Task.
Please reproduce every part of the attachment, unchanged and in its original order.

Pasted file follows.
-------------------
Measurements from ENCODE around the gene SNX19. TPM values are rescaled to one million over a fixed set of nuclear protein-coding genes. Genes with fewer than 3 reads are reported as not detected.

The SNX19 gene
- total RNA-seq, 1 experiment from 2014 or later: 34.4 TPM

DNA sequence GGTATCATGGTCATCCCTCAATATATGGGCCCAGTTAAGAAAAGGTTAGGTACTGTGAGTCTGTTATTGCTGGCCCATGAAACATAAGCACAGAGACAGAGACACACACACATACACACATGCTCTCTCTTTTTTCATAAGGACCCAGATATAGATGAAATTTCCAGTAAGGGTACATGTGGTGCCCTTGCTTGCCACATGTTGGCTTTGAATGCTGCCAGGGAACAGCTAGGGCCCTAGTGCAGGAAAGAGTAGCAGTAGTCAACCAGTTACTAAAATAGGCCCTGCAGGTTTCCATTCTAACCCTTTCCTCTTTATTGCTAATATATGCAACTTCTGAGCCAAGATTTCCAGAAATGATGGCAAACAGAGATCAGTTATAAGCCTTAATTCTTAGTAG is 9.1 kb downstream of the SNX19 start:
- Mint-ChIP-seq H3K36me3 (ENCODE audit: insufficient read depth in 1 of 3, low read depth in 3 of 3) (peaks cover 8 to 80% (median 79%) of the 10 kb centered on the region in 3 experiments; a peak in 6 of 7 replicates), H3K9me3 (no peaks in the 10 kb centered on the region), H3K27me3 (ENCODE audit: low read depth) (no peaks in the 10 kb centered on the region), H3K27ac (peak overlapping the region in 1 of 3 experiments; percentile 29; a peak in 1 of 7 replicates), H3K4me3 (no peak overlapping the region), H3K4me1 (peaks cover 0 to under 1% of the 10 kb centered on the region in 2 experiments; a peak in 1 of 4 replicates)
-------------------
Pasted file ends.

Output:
Measurements from ENCODE around the gene SNX19. TPM values are rescaled to one million over a fixed set of nuclear protein-coding genes. Genes with fewer than 3 reads are reported as not detected.

The SNX19 gene
- total RNA-seq, 1 experiment from 2014 or later: 34.4 TPM

DNA sequence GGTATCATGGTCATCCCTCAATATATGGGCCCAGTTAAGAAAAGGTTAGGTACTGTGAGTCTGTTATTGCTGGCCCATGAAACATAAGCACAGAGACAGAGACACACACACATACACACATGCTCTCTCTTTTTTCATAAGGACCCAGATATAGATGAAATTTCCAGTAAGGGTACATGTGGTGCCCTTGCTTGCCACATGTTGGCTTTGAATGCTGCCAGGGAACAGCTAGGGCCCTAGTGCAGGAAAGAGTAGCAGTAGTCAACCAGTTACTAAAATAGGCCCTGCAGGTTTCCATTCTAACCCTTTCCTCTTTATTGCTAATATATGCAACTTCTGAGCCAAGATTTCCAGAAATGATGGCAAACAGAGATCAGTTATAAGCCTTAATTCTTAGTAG is 9.1 kb downstream of the SNX19 start:
- Mint-ChIP-seq H3K36me3 (ENCODE audit: insufficient read depth in 1 of 3, low read depth in 3 of 3) (peaks cover 8 to 80% (median 79%) of the 10 kb centered on the region in 3 experiments; a peak in 6 of 7 replicates), H3K9me3 (no peaks in the 10 kb centered on the region), H3K27me3 (ENCODE audit: low read depth) (no peaks in the 10 kb centered on the region), H3K27ac (peak overlapping the region in 1 of 3 experiments; percentile 29; a peak in 1 of 7 replicates), H3K4me3 (no peak overlapping the region), H3K4me1 (peaks cover 0 to under 1% of the 10 kb centered on the region in 2 experiments; a peak in 1 of 4 replicates)